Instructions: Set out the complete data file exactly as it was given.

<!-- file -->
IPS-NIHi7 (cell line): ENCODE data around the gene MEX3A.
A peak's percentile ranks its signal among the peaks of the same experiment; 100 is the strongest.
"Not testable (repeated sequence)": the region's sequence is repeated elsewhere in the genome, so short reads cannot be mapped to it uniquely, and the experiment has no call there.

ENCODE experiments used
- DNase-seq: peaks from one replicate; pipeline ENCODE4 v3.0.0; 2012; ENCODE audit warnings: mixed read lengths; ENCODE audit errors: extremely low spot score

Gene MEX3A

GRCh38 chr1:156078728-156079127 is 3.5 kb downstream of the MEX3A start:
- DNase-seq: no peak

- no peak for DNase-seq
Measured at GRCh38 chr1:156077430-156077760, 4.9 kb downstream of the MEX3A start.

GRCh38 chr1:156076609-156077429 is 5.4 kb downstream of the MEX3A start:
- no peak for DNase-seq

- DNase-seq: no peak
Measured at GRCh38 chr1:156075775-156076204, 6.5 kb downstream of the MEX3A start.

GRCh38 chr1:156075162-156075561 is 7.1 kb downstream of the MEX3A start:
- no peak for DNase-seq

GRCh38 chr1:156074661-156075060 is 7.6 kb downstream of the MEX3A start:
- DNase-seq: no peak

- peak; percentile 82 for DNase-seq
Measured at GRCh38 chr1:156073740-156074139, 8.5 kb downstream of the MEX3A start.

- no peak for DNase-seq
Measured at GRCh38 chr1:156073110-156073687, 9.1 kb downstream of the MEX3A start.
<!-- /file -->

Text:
IPS-NIHi7 (cell line): ENCODE data around the gene MEX3A.
A peak's percentile ranks its signal among the peaks of the same experiment; 100 is the strongest.
"Not testable (repeated sequence)": the region's sequence is repeated elsewhere in the genome, so short reads cannot be mapped to it uniquely, and the experiment has no call there.

ENCODE experiments used
- DNase-seq: peaks from one replicate; pipeline ENCODE4 v3.0.0; 2012; ENCODE audit warnings: mixed read lengths; ENCODE audit errors: extremely low spot score

Gene MEX3A

GRCh38 chr1:156078728-156079127 is 3.5 kb downstream of the MEX3A start:
- DNase-seq: no peak

- no peak for DNase-seq
Measured at GRCh38 chr1:156077430-156077760, 4.9 kb downstream of the MEX3A start.

GRCh38 chr1:156076609-156077429 is 5.4 kb downstream of the MEX3A start:
- no peak for DNase-seq

- DNase-seq: no peak
Measured at GRCh38 chr1:156075775-156076204, 6.5 kb downstream of the MEX3A start.

GRCh38 chr1:156075162-156075561 is 7.1 kb downstream of the MEX3A start:
- no peak for DNase-seq

GRCh38 chr1:156074661-156075060 is 7.6 kb downstream of the MEX3A start:
- DNase-seq: no peak

- peak; percentile 82 for DNase-seq
Measured at GRCh38 chr1:156073740-156074139, 8.5 kb downstream of the MEX3A start.

- no peak for DNase-seq
Measured at GRCh38 chr1:156073110-156073687, 9.1 kb downstream of the MEX3A start.